Rare case of illness in Brazil from fish prompts warning
Officials in Brazil have issued a warning after a woman became sick from a rare disease after eating fish.
The municipality of Goianésia, which is in the state of Goiás, said it is monitoring the case of a patient infected with Haff disease, also known as black urine disease. She is hospitalized in the intensive care unit (ICU) and her health status is stable but she requires specific care.
She had gastrointestinal symptoms on June 24 and sought care at hospital two days later with loss of muscle strength, body pain, and dark colored urine, where she was admitted to the ICU.
Local media reported the affected woman was 27-year-old Kelly Silva who became ill after eating fish at a restaurant in the city.
Health officials are looking out for possible new cases and an official epidemiological alert was issued to hospitals to watch for signs or symptoms related to the disease.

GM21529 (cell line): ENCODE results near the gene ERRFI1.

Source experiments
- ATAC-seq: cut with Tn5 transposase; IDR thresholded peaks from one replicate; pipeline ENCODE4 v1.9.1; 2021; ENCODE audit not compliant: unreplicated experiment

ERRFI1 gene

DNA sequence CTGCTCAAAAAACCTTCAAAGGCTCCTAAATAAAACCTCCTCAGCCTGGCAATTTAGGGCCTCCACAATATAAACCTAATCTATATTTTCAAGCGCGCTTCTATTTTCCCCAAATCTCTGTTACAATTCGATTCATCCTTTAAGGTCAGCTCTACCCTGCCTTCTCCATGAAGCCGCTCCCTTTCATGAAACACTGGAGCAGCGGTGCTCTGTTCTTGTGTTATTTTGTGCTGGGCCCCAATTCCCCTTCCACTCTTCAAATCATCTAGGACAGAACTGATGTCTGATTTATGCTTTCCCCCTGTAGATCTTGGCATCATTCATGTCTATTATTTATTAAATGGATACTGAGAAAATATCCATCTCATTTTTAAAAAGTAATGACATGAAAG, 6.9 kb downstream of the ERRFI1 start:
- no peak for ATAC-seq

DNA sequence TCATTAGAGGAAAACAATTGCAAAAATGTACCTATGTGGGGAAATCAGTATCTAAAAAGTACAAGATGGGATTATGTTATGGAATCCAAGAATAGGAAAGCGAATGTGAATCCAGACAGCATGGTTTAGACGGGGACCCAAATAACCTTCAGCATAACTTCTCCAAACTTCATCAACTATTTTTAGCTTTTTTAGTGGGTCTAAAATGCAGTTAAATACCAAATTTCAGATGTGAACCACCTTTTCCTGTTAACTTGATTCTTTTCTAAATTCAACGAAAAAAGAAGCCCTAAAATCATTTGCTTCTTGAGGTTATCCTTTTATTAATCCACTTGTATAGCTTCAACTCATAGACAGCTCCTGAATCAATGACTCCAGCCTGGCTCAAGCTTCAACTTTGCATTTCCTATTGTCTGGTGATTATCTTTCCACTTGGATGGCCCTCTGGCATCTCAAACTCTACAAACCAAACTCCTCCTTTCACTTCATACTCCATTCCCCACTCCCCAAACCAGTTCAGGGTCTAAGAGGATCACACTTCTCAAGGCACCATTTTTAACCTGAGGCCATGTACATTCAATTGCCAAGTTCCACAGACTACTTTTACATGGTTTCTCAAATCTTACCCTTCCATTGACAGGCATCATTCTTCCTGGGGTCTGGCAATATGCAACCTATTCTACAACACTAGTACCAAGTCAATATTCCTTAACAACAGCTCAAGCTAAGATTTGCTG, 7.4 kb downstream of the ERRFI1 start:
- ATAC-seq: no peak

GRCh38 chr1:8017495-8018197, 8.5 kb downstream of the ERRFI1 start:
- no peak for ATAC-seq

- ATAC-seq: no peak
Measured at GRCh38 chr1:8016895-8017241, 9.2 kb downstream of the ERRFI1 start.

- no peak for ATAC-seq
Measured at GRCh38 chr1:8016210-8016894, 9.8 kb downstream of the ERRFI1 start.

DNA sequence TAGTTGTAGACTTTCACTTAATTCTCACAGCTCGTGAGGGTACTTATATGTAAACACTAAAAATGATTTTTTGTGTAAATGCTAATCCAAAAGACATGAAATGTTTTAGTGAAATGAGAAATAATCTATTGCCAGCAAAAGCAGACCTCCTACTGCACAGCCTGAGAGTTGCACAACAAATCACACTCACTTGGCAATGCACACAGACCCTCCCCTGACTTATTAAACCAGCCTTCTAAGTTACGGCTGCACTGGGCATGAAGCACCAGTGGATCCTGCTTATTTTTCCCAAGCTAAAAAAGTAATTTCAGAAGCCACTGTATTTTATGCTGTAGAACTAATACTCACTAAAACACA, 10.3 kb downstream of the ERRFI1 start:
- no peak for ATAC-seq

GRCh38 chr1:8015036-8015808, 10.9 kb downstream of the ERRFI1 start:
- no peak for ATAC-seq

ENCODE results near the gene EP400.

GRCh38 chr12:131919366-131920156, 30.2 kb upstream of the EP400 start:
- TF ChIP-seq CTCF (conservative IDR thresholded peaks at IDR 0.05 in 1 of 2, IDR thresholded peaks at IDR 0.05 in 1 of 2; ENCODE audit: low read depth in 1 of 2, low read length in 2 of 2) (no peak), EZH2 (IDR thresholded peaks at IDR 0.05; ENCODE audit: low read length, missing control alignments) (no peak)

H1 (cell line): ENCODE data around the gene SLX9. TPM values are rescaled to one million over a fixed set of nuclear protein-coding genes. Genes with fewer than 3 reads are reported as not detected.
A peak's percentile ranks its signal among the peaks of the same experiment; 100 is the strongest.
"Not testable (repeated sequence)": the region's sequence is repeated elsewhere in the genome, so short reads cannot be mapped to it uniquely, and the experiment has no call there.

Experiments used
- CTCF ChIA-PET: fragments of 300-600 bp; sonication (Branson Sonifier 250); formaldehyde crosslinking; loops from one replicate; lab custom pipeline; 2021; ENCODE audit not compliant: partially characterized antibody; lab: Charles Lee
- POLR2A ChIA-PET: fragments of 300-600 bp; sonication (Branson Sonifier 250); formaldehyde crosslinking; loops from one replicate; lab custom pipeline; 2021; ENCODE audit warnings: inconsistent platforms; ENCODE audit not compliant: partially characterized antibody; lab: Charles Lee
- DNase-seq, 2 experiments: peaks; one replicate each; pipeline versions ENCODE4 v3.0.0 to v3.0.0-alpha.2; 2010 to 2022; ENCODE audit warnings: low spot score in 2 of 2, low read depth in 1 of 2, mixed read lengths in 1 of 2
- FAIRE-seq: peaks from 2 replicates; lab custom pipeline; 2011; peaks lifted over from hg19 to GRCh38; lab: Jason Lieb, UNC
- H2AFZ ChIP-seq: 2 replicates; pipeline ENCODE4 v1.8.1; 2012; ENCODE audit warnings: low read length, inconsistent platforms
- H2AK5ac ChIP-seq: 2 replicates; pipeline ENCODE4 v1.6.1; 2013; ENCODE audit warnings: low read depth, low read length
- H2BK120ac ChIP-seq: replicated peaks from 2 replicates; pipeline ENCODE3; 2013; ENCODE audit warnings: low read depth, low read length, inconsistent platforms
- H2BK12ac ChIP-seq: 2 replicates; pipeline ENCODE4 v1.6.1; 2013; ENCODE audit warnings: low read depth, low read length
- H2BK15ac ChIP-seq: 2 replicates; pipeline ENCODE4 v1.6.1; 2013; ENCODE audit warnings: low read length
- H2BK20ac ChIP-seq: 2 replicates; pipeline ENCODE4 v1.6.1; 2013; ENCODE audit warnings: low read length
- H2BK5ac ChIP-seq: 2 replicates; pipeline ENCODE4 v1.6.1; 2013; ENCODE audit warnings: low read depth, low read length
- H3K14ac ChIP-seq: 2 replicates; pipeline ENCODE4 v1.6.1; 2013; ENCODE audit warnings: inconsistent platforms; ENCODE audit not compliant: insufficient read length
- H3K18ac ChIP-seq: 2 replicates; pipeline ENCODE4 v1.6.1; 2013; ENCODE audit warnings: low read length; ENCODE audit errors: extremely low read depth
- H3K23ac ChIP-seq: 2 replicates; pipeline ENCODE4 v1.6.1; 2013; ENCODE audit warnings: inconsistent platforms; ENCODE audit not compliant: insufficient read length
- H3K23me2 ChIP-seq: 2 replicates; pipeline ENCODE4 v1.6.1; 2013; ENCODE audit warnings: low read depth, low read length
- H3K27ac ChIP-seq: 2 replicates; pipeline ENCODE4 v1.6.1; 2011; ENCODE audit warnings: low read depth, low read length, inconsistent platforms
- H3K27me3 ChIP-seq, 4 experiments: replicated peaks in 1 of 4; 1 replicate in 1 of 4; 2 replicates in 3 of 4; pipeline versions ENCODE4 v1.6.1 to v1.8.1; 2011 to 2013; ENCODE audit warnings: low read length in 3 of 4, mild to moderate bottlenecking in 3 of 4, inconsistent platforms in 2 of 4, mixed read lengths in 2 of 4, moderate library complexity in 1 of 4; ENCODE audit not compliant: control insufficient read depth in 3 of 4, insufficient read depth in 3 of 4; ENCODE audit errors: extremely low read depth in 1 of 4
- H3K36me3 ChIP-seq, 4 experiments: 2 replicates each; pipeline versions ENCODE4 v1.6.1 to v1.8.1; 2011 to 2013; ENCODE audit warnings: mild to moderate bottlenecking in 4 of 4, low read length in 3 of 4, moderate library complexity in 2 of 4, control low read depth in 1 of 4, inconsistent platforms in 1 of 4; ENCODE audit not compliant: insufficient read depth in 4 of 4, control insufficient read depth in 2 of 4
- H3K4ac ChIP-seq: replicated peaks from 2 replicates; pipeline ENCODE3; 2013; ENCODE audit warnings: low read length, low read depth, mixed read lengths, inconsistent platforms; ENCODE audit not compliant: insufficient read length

Haff disease, or black urine disease, is caused by a toxin found in some fish. Symptoms include sudden extreme muscle stiffness, muscle pain, chest pain, difficulty breathing, numbness, loss of strength throughout the body, and dark brown urine. They usually appear between two and 24 hours after eating fish or shellfish.
It is not known if the odorless and tasteless toxin, which cannot be destroyed by cooking, is caused by fish not being properly stored and packaged or by what they eat.
The health department in the State of Bahia recorded 40 cases in late 2020. This year, two people were sick in Recife and one died.
A total of 29 cases of Haff disease were reported in the United States from 1984 to 2014. They have been linked to carp, buffalo fish, crawfish, or Atlantic salmon.
(To sign up for a free subscription to Food Safety News, click here)